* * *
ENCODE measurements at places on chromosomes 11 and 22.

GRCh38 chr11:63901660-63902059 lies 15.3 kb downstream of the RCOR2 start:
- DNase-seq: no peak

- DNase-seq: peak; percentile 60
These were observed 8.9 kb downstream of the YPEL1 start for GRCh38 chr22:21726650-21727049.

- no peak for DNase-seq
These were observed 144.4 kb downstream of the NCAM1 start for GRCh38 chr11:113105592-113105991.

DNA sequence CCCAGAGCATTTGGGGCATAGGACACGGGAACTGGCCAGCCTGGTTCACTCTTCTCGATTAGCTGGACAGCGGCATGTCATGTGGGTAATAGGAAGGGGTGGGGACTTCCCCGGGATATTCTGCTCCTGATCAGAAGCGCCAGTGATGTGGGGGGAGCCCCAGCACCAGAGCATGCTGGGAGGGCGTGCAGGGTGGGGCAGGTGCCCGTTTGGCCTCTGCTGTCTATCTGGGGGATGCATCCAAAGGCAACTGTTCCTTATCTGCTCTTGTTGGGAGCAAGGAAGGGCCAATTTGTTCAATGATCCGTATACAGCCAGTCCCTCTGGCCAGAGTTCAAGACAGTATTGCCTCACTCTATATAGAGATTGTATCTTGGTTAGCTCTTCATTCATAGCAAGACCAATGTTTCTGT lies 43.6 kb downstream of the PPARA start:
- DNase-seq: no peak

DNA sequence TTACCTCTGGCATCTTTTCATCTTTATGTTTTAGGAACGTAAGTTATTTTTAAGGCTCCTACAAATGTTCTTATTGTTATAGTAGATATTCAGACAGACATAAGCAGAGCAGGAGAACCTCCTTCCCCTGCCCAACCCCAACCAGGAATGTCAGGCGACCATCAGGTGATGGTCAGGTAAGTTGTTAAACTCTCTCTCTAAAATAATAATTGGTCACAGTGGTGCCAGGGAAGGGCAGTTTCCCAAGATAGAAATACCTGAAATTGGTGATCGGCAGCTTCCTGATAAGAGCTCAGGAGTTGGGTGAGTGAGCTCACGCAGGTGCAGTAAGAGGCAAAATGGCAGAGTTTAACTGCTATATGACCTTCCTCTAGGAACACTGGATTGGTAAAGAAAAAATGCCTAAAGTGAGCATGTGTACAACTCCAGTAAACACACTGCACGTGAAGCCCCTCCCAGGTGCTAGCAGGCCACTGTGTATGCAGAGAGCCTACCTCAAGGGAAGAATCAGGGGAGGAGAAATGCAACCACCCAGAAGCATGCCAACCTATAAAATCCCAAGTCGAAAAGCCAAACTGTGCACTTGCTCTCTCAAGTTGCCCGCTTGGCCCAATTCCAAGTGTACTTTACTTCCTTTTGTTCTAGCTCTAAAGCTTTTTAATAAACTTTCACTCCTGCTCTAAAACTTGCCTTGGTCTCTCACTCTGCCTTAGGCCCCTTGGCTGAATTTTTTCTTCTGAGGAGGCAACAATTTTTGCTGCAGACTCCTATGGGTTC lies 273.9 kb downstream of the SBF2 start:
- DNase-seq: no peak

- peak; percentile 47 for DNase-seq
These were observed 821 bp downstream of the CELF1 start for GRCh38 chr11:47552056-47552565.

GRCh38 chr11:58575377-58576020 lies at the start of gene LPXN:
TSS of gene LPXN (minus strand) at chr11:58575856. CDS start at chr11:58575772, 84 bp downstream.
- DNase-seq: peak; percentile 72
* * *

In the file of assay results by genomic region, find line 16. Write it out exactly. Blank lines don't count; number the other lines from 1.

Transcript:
- DNase-seq: peak; percentile 72